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Old August 30, 2012, 03:39 PM   #95
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Join Date: December 13, 2005
Posts: 2,609
Originally Posted by Frank Ettin
Actually the court adopted essentially the same standard I did suggest.
Frank, that isn't correct. The court set forth the basis for the POs reasonable suspicion. Seeking a confrontation wasn't the basis for the RS. The defendant in that case displayed specific behavior (like displaying a weapon one could reasonably conclude was not legally possessed or painting the item in a way that suggested an attempted deception) that gave rise to articulable RS.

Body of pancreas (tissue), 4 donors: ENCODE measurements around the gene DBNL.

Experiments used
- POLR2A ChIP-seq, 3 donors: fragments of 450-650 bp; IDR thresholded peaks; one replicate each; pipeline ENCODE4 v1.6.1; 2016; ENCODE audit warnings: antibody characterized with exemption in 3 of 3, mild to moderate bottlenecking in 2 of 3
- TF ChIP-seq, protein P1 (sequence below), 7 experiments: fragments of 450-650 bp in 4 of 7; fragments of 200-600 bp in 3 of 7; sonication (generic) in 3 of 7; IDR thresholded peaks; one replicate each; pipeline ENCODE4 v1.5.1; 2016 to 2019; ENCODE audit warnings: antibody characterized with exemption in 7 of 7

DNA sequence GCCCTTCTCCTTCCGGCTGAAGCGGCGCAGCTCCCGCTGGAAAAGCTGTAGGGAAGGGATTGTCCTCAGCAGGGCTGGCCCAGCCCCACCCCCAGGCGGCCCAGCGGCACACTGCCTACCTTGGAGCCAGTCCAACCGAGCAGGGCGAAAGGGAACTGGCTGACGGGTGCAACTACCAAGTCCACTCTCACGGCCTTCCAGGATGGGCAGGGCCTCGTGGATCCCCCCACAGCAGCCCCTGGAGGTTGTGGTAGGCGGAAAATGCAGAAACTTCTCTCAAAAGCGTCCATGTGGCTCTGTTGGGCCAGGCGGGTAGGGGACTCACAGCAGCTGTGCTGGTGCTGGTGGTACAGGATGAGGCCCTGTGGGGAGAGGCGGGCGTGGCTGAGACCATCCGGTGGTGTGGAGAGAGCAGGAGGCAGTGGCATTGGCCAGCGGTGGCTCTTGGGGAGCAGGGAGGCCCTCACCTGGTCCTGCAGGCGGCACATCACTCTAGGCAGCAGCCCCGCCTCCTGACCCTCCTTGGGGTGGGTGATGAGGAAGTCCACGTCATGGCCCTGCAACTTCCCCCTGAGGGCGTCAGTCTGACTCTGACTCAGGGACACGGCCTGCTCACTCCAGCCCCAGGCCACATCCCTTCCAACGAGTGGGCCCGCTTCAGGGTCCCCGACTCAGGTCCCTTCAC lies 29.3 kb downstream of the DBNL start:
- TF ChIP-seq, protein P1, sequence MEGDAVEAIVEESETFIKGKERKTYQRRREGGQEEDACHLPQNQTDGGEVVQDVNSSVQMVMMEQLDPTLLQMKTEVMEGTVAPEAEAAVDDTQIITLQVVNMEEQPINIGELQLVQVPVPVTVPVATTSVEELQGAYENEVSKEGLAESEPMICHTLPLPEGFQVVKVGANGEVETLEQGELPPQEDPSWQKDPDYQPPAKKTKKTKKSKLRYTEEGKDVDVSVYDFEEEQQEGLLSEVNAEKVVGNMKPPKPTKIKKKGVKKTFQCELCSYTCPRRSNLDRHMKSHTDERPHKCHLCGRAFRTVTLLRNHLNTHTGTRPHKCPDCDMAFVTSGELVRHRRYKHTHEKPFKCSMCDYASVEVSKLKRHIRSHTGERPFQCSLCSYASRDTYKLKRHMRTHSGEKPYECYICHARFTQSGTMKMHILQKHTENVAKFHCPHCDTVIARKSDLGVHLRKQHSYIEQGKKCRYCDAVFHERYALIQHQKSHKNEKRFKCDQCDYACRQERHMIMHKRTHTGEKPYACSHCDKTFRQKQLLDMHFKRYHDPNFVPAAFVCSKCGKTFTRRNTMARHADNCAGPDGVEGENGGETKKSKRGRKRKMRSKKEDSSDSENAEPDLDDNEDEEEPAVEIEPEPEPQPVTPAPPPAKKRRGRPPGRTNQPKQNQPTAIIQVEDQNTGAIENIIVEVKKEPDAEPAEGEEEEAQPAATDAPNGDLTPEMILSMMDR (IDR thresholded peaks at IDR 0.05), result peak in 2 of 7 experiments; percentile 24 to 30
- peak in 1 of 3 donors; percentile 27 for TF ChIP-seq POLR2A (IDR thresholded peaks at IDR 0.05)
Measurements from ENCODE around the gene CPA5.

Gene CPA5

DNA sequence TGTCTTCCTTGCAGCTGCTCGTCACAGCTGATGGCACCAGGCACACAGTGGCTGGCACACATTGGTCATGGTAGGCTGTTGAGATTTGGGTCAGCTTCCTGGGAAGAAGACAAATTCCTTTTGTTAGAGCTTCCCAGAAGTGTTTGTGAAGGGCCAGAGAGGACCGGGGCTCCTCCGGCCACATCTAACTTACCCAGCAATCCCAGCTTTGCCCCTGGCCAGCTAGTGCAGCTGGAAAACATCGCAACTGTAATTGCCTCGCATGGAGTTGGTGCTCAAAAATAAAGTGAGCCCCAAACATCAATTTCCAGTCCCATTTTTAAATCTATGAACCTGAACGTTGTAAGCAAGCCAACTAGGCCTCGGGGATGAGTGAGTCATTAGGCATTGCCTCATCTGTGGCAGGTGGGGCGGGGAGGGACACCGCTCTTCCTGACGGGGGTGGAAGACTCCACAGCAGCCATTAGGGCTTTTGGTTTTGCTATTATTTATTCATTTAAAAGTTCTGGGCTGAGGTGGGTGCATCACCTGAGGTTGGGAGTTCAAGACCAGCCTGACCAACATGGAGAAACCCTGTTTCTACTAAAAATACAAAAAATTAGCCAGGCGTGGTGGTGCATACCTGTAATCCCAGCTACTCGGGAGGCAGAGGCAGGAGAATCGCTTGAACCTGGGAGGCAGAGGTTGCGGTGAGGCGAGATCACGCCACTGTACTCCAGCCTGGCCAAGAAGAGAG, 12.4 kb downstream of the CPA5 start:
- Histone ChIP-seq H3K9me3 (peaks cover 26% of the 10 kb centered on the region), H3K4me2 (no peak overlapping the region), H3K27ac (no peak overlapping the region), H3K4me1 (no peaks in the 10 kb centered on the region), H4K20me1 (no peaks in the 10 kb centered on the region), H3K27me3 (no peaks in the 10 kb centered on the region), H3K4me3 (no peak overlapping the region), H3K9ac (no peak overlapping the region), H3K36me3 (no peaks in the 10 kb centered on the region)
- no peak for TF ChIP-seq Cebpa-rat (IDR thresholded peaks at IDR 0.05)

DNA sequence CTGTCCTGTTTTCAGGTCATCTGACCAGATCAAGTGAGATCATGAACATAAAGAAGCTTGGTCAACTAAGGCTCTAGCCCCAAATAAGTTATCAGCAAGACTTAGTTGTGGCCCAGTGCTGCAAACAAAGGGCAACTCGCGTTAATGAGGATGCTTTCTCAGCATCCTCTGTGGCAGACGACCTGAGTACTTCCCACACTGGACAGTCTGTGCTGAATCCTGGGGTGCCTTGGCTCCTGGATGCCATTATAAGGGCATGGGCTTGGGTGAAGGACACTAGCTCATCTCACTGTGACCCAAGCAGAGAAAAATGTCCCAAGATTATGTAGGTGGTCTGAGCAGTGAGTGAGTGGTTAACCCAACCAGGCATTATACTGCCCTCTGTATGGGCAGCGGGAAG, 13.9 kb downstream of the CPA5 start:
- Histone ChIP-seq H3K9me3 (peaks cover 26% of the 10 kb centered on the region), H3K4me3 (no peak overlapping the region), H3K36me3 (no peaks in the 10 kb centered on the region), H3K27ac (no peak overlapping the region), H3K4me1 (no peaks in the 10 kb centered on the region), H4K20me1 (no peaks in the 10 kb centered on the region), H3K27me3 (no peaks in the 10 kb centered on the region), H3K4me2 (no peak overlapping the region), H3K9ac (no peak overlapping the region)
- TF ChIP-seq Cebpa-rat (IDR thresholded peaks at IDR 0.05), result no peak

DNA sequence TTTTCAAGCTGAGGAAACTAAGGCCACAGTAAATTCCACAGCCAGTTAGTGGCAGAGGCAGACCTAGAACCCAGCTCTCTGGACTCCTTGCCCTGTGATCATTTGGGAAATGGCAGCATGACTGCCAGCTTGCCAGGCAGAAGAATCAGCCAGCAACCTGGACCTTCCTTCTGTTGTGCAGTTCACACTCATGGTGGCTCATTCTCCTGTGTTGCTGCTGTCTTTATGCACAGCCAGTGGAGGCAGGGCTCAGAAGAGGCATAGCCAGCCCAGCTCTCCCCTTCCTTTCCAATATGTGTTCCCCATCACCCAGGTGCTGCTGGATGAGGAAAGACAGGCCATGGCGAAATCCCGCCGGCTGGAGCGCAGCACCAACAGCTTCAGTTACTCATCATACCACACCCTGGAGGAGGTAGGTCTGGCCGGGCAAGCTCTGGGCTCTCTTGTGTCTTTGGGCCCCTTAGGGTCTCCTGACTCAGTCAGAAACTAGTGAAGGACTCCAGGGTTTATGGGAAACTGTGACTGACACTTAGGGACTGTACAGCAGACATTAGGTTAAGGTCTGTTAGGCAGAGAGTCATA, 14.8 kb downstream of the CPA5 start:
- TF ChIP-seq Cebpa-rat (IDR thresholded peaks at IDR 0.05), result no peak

The difference is material. If I seek a confrontation, but do nothing to provide RS, I am not subject to detention. One could give a PO a hard time with a bad attitude, maybe call him names and be an all around jerk, but that wouldn't be RS.

In the cited case, the defendant provided RS.

Originally Posted by Frank Ettin
No, it is because we have assigned to the police certain responsibilities and have decided at some point that carrying out those responsibilities reasonably requires that they go about carrying firearms.
If you believe that people think that each time they see a PO, and that is why they are not alarmed, we do not agree.

that observation doesn't argue against the proposition that making an event routine tends to allow people to become more familiar with it and less alarmed by it.
Originally Posted by Frank Ettin
Even that isn't always true.
I don't belive we disagree on that.
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